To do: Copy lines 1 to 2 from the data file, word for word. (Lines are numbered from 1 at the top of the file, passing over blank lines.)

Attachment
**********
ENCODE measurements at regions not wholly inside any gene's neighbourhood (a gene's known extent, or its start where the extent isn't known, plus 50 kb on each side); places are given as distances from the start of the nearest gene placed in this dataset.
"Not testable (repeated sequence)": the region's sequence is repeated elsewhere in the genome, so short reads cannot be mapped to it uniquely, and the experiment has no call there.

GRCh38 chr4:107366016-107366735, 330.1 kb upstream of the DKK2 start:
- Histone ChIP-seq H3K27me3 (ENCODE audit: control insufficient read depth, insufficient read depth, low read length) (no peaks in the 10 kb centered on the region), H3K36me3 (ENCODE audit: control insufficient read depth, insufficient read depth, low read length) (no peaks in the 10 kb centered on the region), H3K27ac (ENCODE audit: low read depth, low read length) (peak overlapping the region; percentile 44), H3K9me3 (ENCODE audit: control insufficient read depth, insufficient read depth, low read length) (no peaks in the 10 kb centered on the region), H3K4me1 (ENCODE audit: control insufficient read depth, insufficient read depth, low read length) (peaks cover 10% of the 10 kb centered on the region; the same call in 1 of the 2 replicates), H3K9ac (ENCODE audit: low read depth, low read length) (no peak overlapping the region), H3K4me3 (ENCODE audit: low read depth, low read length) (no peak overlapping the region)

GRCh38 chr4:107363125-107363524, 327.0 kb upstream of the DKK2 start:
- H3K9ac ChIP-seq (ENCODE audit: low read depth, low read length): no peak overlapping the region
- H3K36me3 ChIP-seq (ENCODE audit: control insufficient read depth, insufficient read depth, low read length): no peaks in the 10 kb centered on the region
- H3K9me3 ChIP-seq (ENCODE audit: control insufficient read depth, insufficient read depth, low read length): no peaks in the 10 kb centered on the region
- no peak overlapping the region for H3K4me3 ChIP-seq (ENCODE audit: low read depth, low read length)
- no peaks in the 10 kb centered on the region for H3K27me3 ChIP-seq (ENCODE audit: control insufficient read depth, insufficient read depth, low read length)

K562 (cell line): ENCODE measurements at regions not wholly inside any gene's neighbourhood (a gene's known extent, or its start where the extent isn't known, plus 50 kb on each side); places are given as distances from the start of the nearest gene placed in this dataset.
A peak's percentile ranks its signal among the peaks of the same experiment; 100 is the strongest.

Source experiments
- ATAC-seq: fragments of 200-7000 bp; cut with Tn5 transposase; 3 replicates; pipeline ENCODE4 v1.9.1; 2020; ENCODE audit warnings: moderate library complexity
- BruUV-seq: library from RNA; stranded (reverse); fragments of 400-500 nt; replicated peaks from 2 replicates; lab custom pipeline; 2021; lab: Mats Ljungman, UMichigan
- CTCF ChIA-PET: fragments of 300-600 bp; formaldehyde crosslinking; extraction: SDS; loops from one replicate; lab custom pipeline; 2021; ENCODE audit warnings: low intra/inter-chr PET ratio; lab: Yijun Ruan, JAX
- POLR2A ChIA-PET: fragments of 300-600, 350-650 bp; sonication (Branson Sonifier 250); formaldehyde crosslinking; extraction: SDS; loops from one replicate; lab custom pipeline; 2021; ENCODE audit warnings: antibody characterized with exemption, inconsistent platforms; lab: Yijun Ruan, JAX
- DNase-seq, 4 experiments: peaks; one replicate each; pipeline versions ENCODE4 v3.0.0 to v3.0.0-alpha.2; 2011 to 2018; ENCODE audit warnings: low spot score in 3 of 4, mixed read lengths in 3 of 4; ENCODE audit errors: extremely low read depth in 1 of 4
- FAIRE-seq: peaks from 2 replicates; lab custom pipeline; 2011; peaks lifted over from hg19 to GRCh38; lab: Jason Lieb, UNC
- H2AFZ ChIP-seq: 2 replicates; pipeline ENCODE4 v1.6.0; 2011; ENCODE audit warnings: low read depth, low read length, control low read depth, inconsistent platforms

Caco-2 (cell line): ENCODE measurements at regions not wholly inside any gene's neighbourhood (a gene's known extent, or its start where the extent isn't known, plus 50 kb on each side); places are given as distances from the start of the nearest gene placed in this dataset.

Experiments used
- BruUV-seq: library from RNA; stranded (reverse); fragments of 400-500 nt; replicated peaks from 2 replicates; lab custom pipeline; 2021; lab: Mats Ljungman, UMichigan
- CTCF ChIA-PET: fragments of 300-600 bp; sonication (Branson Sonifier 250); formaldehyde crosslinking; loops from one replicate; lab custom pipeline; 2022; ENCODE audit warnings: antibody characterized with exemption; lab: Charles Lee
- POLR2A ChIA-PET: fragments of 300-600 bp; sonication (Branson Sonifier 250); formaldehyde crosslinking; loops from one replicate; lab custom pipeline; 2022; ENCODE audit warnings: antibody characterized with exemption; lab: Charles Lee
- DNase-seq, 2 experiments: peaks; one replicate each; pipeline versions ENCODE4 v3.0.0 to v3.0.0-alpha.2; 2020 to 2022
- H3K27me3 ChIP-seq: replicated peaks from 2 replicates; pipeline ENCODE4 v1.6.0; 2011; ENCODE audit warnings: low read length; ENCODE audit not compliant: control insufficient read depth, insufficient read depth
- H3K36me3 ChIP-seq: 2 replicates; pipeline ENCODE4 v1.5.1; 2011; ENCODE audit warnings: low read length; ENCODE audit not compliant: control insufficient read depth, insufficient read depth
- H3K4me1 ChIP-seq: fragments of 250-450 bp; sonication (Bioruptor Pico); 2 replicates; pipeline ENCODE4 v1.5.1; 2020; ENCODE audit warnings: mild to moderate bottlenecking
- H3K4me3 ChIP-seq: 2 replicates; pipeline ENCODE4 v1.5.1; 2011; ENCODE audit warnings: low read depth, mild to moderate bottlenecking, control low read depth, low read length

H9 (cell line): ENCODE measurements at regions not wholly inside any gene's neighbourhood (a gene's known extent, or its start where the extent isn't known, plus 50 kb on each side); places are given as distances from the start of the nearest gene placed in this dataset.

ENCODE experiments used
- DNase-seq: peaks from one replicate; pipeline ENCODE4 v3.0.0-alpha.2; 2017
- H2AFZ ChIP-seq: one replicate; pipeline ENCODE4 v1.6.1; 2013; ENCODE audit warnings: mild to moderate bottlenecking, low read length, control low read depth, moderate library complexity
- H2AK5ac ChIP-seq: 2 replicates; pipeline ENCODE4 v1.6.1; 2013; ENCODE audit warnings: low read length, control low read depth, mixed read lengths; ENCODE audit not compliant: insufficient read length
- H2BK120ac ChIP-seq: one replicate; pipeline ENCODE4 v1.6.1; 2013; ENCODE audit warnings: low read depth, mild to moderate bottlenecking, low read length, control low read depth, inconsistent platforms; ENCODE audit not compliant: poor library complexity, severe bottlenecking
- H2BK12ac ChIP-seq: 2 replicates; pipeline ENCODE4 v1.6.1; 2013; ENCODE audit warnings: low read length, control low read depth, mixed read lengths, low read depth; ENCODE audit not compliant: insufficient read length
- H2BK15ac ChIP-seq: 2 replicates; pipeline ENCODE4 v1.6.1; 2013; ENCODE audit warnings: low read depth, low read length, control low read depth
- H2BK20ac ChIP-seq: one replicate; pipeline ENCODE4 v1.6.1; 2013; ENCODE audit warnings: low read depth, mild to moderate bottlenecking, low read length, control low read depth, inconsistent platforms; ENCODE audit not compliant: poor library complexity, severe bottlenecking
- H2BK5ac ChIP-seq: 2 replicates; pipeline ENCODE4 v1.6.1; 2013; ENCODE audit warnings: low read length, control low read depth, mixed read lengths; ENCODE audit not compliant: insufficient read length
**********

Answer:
ENCODE measurements at regions not wholly inside any gene's neighbourhood (a gene's known extent, or its start where the extent isn't known, plus 50 kb on each side); places are given as distances from the start of the nearest gene placed in this dataset.
"Not testable (repeated sequence)": the region's sequence is repeated elsewhere in the genome, so short reads cannot be mapped to it uniquely, and the experiment has no call there.